The DACA program made my ability to achieve the American Dream a reality
The U.S. Supreme Court is set to hear oral arguments regarding the legality of the Trump administration’s decision to rescind the Deferred Action for Childhood Arrivals (DACA) on November 12. Court injunctions have left protections temporarily in place, but should the Supreme Court make a decision terminating the program, which they could as early as January 2020, these protections will be stripped and Dreamers, such as myself, could be subject to deportation. We need our Arizona senators to act now.
For the most part, I know what I want my future to look like. I want to graduate from Arizona State University and become an educator. I want to stay in Arizona and give back to my South Phoenix community. These are end goals that I have made for myself and have been developing from the mentorship of my sisters, parents, and teachers.
At five years old, my family immigrated to Arizona. My parents have always emphasized that education would take me where I want to go. I am fortunate that I was here at the right time and at the right age and to have had a resource for me to attend college. DACA was announced when I was 13. By the time I was 16, the hard work had already been done by those who came before me. I was eligible to have a driver’s license, to work, and to apply to the few DACA eligible programs and scholarships. I didn’t think about what I would do if I didn’t have this. It wasn’t until I was crying in my counselor’s office that morning of September 5th, scared because what I felt so certain about once before, now felt impossible. I didn’t know what DACA being rescinded meant for me, my scholarship, and my ability to study at ASU. I had the opportunity to step on to campus as a student and I wasn’t willing to let it become temporary.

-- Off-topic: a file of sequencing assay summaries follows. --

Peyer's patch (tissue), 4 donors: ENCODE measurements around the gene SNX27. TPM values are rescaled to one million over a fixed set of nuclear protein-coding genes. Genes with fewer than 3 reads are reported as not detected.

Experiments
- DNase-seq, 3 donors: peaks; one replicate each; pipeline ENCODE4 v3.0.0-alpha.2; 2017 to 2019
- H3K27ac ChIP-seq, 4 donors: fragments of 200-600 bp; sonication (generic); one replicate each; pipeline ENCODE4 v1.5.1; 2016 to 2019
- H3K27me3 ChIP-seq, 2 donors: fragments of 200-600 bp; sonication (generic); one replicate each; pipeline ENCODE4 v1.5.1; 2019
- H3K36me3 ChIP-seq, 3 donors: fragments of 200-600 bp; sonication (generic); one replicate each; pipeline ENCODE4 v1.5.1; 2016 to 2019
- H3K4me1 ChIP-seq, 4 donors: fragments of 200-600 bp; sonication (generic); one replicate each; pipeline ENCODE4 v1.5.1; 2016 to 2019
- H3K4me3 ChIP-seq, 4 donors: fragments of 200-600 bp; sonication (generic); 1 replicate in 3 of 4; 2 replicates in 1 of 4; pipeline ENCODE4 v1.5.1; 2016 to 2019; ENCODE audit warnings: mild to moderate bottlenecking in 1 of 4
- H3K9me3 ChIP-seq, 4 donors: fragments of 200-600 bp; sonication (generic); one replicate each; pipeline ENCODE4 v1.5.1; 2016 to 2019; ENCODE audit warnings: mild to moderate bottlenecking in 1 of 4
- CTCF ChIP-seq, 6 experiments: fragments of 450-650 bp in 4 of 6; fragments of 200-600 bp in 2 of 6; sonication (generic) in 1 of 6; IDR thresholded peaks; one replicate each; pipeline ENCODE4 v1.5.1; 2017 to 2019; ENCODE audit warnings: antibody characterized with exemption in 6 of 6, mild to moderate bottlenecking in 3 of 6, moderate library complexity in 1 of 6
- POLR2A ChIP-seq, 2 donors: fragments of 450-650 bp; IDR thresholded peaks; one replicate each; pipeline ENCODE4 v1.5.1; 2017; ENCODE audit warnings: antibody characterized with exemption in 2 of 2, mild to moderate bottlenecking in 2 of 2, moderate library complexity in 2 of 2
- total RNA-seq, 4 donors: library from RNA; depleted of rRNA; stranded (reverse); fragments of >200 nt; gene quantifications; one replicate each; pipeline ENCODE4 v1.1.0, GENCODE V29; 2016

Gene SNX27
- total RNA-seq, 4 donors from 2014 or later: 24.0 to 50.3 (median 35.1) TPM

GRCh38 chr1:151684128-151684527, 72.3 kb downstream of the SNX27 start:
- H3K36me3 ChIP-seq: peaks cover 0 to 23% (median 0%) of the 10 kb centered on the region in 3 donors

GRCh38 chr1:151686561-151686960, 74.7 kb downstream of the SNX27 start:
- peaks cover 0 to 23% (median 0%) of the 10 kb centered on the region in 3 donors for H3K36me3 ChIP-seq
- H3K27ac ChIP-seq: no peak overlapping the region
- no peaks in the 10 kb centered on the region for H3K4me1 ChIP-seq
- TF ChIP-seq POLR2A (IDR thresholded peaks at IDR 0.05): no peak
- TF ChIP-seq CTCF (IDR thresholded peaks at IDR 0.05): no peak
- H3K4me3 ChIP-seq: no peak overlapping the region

The DACA program has made my ability to achieve the American Dream a reality, but without it, I could be subject to deportation to a country I hardly even know or remember, taking with me all that I’ve worked towards and contribute to my community, family, and Arizona economy.
I am not alone in this. If the Supreme Court terminates DACA protections, the more than 30,000 Arizona DACA recipients like myself will be removed from our studies and places of work, and the state could lose $1.3 billion in annual GDP.
Arizona’s economy and communities throughout this state will be negatively affected if our protections are stripped. I encourage my fellow DACA recipients to renew while they can and ask that Senators Kyrsten Sinema and Martha McSally work in a bipartisan manner to pass permanent protections for Dreamers through legislation such as the American Dream and Promise Act before it’s too late.
Denis Alvarez is the lead advocacy director for Undocumented Students for Education Equality.